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Machine Learning

Monday, April 22, 2013

Machine learning is the science of getting computers to act without being explicitly programmed. In the past decade, machine learning has given us self-driving cars, practical speech recognition, effective web search, and a vastly improved understanding of the human genome. Machine learning is so pervasive today that you probably use it dozens of times a day without knowing it. Many researchers also think it is the best way to make progress towards human-level AI. In this class, you will learn about the most effective machine learning techniques, and gain practice implementing them and getting them to work for yourself. More importantly, you'll learn about not only the theoretical underpinnings of learning, but also gain the practical know-how needed to quickly and powerfully apply these techniques to new problems. Finally, you'll learn about some of Silicon Valley's best practices in innovation as it pertains to machine learning and AI.

This course provides a broad introduction to machine learning, datamining, and statistical pattern recognition. Topics include: (i) Supervised learning (parametric/non-parametric algorithms, support vector machines, kernels, neural networks). (ii) Unsupervised learning (clustering, dimensionality reduction, recommender systems, deep learning). (iii) Best practices in machine learning (bias/variance theory; innovation process in machine learning and AI). The course will also draw from numerous case studies and applications, so that you'll also learn how to apply learning algorithms to building smart robots (perception, control), text understanding (web search, anti-spam), computer vision, medical informatics, audio, database mining, and other areas.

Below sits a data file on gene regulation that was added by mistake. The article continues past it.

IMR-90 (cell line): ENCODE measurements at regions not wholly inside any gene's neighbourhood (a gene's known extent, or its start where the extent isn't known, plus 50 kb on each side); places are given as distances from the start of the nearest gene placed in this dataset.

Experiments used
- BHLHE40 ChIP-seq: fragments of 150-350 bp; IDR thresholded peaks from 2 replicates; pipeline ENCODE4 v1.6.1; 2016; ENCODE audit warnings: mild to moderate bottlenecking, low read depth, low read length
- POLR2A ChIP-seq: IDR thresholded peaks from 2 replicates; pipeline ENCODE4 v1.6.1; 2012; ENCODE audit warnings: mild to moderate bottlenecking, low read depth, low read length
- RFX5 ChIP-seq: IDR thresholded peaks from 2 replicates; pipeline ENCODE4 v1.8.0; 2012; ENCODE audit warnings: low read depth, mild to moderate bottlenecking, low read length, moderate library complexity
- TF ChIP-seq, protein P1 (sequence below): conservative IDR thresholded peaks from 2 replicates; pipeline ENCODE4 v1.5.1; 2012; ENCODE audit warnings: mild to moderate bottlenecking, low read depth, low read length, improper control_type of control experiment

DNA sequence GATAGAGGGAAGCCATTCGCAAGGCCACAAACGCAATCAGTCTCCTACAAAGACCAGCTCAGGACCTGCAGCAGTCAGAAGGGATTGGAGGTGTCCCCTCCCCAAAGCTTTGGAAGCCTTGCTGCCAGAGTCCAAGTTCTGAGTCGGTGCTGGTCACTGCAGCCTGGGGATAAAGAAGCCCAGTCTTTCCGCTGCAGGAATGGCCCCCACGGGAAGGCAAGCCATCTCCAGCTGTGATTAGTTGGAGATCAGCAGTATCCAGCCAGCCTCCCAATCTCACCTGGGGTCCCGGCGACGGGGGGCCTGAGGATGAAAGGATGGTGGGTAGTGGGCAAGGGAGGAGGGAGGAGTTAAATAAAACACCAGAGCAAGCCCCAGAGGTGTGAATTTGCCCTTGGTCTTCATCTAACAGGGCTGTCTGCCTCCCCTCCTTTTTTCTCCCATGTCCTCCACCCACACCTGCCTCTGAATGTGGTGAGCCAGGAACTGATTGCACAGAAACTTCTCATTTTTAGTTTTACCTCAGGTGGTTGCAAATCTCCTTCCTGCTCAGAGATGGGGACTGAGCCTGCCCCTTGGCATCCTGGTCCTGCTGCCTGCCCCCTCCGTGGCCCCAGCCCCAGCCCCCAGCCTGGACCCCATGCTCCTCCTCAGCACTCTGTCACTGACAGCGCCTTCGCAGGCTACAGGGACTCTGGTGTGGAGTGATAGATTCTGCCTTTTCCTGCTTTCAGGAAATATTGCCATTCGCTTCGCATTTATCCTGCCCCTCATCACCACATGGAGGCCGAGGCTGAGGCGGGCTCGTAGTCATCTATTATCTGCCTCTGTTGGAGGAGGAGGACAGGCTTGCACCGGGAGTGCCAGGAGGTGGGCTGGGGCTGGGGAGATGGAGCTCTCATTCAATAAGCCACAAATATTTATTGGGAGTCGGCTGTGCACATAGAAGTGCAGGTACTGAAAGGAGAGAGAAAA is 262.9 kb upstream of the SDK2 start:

• What is the format of the class?

    The class will consist of lecture videos, which are broken into small chunks, usually between eight and twelve minutes each. Some of these may contain integrated quiz questions. There will also be standalone quizzes that are not part of video lectures, and programming assignments.

  • How much programming background is needed for the course?

    The course includes programming assignments and some programming background will be helpful.

  • Do I need to buy a textbook for the course?

    No, it is self-contained.

  • Will I get a statement of accomplishment after completing this class?

    Yes. Students who successfully complete the class will receive a statement of accomplishment signed by the instructor.


Andrew Ng


Director of the Stanford Artificial Intelligence Lab

Professor Andrew Ng is Director of the Stanford Artificial Intelligence Lab, the main AI research organization at Stanford, with 20 professors and about 150 students/post docs. At Stanford, he teaches Machine Learning, which with a typical enrollment of 350 Stanford students, is among the most popular classes on campus. His research is primarily on machine learning, artificial intelligence, and robotics, and most universities doing robotics research now do so using a software platform (ROS) from his group.